Ever Increasing Circles, North Carolina Joins US Sportsbetting Bear Fight
In the fevered bear fight that is US online sports betting–witness the rumoured DraftKings tussle for PointsBet’s American iGaming action–winners take most, the pickings are rich but you’ve got to be super fit to survive, never mind prosper.
Now, into arguably the most exciting emerging market on the planet, enters North Carolina – the ninth most populous state in the US and, barring Texas and California, one of the biggest jurisdictions to tumble.
From January next year sports iGaming will be legal in the Old North State, the home of NASCAR motor racing.
Governor Roy Cooper dashed the hopes of anti-gambling holdouts last week and signed House Bill 347 into law, allowing legal betting on professional, college and Olympic-style sports for adults aged 21-years and older.
Hitherto sports gambling in North Carolina has only been legal in the state’s three Native American-owned tribal casinos; although in an open secret–as pretty much everywhere in the world, where gambling is illegal–punters were accessing so-called off-shore sites and operators based in bordering Virginia and Tennessee.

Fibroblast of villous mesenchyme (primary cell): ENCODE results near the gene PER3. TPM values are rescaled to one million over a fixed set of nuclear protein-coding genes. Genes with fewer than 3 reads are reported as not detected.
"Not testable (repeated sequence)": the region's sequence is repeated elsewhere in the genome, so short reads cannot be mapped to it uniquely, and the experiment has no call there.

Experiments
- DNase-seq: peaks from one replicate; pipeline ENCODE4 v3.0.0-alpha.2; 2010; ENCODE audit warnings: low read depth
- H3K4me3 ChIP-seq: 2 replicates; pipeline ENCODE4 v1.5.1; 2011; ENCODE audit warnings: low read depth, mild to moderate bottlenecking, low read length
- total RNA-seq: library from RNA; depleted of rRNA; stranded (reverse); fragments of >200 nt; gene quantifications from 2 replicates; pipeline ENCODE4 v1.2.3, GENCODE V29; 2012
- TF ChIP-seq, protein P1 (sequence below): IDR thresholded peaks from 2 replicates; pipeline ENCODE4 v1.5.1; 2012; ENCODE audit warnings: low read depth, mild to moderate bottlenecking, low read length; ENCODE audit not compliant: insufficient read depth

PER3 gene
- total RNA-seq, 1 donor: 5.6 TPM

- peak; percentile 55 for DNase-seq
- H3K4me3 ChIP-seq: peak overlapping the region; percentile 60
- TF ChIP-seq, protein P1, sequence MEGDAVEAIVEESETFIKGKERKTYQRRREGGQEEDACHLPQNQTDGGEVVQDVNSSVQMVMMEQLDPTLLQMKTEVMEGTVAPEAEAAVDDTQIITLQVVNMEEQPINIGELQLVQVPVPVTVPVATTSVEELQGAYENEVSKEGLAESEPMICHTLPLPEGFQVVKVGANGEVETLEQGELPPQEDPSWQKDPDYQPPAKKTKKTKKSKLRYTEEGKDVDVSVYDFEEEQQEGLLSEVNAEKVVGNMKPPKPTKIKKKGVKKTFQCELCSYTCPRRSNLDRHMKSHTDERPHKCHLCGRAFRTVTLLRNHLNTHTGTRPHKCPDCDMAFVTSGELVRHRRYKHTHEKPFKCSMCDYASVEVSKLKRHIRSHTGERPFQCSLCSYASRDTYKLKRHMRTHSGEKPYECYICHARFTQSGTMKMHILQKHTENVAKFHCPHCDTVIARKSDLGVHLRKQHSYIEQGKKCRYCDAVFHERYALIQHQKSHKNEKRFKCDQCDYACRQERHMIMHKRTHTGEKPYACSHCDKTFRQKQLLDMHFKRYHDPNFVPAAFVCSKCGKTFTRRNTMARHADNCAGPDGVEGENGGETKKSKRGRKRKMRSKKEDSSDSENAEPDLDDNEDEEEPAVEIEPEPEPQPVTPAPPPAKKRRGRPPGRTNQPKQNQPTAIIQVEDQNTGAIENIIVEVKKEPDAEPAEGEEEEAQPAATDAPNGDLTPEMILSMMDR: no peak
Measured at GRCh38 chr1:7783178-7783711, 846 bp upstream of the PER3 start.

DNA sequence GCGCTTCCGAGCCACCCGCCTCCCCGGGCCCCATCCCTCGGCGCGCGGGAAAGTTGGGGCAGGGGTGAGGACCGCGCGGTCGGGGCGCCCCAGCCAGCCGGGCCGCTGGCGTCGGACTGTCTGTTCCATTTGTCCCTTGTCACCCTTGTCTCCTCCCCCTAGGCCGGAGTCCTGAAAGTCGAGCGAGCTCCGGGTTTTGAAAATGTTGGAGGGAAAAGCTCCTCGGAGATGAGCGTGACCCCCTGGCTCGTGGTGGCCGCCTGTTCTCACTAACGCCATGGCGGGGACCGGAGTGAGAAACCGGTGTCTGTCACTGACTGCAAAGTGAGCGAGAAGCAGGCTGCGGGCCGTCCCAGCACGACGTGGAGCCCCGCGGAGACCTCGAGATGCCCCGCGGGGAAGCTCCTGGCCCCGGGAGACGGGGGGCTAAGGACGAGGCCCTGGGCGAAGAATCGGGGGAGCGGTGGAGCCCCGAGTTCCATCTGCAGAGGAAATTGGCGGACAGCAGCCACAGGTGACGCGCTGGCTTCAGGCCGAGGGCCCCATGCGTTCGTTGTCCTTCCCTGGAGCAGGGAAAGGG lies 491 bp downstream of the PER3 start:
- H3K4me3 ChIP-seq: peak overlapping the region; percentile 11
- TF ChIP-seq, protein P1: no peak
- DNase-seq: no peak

In what is essentially a fait accompli, North Carolina lawmakers and wider society finally woke up, smelled the coffee and decided that the best way to control gambling was through a regime of regulation and taxation.
“What’s happening just across our borders played a big role in gaining the support from colleagues,” said Republican lawmaker Jason Saine, one of the bill’s principal sponsors.
“[We know that we’re losing money to other states, so I think that was a big driver in either changing minds or getting people that have not considered it before on board.”
With an adult population of 11 million people, North Carolina becomes the 28th state in the US to embrace online sports betting.
The Tar Heel state will regulate iGaming through its North Carolina Lottery Commission.
On offer are up to a dozen sportsbooks, with each licence costing US$5 million.
A tax rate of 18 percent has been set, which experts estimate will raise over US$70 million for state coffers, to be spent on gambling addiction services, promoting amateur and college sports, culture and heritage projects.
Kevin McCrystle, COO of Gambling.com, which was founded in North Carolina, spoke for many when he said: “After traveling all around the world helping to expand regulated betting markets, it is amazing to finally be home in North Carolina and have access to legal online sports betting.
“Our talented team in North Carolina and across the globe are well positioned to help operators and customers in the Tar Heel State succeed as the legal North American sports betting industry continues to grow and succeed.
“North Carolina has the potential to become one of the largest sports betting markets in the United States”.